Sunday, June 6, 2010


I have not been terribly dilligent in my updates this year. Not a lot of racing so far and a mind blowing level of business at work have left me with only the moptivation to ride and little to record the details for the few readers that I may have. Regardless, May began the slow movement towards a MTB season and as such, I will share what has been going on lately.

May started with a trip to my favorite race, Rhett's Run in Columbia, MO. Typically a phenomenal course with flowing singletrack, steep grunts and some quality features, the course is mmy most loved of the year. This year, however, five inches of rain had descended on Missouri in the preceding weeks, making for the worst conditions I have ever put a knobby into. Talk of the course "draining well" and being "all rock" were quite obvious ploys to drum up attendance for an event that should have certainly been cancelled. I decided not to give Plastic Fantastic a raping on the day and rode the El Mariachi. In SS mode, it was the perfect bike and had me in 5th place for half the race. I even had a good start with the 34-22, something I truly was not expecting. Unfortunately, a lapse in concentration led me to leave my CO2 cannister on the Epic, meaning that when I flatted, I had no way of inflating the tube I remembered. Game over. I shouldn't have gone, it was a truly wasted day and the trail will take a long time to recover from the forced submission it received that day. I will never again listen to reports of amazing trail conditions when common sense dictates otherwise. I allowed my overwhelming desire to race to cloud my judgement, lesson learned.

The following week, Team Seagal hosted a non-race on the Middle fork section of the Ozark trail. Many discount the non-race for its lack of USAcycling points, entry fees and prize money, but any event that requires a group of riders to try and ride a course faster than one another for a trophy is a race in my book and so I went hoping to see where I'm at at this point. We had a lemans start and I got into the woods about sixth or so. My plan for the day was to stay steady, not go too deep at any point and turn the pedals as smoothly as possible for the 36.5 miles of riding in store for me. As we snaked through the beautiful and perfect Ozark singletrack, more and more riders gapped off the back of the line until I found myself alone in pursuit of second and third about 7 miles in. I passed second place at about mile 8 and slowly reeled first place a short while later. I didn't want to make any efforts to pass or attack and stayed about 5-10 seconds off the wheels for a few miles. I knew there was a major gravel climb toward the end of the course and I planned to try something there if we were still together. I also noted that the rider was relying on bottles and I had a 100oz bladder so I knew he would have to stop at some point, where I would not. He stopped at the first water station at mile 16.5 and I pressed on, trying to put some space between us on the first gravel road. Back onto the singletrack, I had a gap and tried to stay steady for the remaining 20 miles. I was loving every minute of the trail and the bike was performing flawlessly, never making me get out of the 42. A steep, muddy climb 3/4 of the way through the second set of singletrack made me go deeper than I wanted and I knew I would pay for that effort. After a brief trip through an overgrown brush tunnel, I was back on gravel for the next 10 miles. An impromptu sprint competition with a snarling Jack Russell burned another match and I knew it was time to keep it steady with fuel coming in for the major climb ahead. I foolishly thought the climb was near the end of the course and as I cramped my way up a mile long wall of leg breaking gravel, I told myself it was almost over. It wasn't. 5 more miles of grinding false flat gravel put me back onto the final 3 miles of singletrack. I had a gap, but I had no idea how much despite at least one hundred looks over my shoulder on the gravel. Every muscle in my legs were cramping and I had to stop for a second to get it together. Chastising myself for weakness, I got back on and plugged away trying to keep the pedals going and yelling at myself not to lose it in the last 2 miles. When I crossed the line in first at 3:24:09, I was absolutely shattered.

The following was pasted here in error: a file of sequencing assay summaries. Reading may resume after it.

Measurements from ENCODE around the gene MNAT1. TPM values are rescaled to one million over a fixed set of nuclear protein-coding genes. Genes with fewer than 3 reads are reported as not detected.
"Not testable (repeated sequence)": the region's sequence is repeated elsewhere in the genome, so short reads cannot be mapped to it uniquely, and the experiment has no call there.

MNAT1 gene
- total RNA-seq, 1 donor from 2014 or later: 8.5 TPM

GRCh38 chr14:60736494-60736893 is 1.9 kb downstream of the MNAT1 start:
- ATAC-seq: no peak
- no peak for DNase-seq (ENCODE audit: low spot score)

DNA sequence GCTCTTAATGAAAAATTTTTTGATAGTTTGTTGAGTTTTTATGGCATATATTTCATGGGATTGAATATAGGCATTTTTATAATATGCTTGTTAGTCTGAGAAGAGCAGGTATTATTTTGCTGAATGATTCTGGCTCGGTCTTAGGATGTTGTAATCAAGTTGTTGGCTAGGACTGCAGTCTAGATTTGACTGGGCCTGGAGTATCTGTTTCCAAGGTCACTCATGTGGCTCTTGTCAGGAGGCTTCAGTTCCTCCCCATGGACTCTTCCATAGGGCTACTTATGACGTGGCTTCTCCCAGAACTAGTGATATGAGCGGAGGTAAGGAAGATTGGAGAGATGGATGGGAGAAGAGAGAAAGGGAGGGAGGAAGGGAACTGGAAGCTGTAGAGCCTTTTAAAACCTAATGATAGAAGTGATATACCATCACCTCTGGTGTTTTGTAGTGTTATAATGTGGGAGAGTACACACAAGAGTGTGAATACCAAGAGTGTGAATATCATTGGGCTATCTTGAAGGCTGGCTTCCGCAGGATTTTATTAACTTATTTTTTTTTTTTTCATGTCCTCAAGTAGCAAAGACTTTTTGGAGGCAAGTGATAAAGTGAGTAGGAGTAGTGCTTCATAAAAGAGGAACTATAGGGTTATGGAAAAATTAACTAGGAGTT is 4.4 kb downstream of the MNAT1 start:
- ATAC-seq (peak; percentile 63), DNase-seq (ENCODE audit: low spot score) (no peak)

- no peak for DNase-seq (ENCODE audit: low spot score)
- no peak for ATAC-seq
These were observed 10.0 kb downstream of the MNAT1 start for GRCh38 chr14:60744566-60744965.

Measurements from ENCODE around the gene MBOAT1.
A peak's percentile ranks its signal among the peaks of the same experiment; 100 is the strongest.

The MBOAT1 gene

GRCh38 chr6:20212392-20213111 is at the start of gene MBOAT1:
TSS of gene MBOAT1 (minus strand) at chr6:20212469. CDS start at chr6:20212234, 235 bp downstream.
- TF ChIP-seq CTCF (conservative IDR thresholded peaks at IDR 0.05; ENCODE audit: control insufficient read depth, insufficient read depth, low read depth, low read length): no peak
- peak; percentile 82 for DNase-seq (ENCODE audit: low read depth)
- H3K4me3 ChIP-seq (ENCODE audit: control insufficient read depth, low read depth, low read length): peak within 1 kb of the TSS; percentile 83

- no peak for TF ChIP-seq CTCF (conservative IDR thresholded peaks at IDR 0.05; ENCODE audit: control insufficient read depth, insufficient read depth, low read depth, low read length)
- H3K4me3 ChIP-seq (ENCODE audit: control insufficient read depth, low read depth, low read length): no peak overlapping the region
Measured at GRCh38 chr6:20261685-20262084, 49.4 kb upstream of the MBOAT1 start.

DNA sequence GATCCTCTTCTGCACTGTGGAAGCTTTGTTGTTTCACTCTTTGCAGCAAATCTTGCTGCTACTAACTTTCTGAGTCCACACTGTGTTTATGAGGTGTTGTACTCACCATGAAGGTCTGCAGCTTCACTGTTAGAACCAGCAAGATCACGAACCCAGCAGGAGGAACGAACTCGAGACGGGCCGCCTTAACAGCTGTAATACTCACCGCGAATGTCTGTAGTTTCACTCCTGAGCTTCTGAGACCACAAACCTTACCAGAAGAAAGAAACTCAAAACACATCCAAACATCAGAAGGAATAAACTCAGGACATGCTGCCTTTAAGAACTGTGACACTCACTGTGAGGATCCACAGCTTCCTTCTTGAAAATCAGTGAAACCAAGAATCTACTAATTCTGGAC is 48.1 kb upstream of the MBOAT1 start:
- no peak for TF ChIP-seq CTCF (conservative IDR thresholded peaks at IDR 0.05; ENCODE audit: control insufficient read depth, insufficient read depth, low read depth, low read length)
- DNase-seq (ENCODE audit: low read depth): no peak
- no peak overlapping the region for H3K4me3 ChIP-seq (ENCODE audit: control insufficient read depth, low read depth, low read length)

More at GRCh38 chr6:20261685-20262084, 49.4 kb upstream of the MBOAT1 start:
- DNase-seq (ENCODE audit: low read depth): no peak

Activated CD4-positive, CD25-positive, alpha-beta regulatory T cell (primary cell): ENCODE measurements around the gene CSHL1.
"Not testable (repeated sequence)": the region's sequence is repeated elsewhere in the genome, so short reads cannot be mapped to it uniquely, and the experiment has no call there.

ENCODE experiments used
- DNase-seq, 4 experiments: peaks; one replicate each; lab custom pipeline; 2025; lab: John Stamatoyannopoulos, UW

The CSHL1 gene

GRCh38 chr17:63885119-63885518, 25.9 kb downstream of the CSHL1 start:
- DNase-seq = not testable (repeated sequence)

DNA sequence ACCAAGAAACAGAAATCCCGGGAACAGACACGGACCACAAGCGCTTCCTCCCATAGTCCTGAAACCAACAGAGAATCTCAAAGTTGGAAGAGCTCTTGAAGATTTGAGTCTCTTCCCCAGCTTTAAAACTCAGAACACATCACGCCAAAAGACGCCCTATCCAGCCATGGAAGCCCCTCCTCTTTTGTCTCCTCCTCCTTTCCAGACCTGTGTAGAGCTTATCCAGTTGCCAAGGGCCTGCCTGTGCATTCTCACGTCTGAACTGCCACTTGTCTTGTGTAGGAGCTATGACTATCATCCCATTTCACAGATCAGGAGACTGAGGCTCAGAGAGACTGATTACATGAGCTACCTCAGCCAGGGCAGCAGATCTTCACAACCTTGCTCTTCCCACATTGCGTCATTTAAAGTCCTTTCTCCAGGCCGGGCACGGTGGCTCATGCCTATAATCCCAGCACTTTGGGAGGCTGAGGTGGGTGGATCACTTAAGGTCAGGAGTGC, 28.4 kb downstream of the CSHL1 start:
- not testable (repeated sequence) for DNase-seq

Less than a minute later, second place rolled across the line. Despite the non-sanctioned nature of the race, I was extremely proud of my efforts and felt very satisfied with the day. I won the coolest trophy I have ever received and won the most amazing course I have ever raced in Missouri. An amazing day all around and well earned PBR's at the finish were a welcome refreshment.

Now into to June, I am ready to get the ball rolling for real. This year's schedule is peppered with Saturday races, meaning I won't get to do another MTB race until the thee 20th. Unfortunately, I am promoting said race, so it's hard to have any real expectations, but the races come thick and fast afterwards so there is much to be excited about. Hopefully, the fitness stays around or improves and I can have a satisfying run at some XC events before CX starts up in the fall. It seems like it has taken forever, but the ball appears to finally be rolling.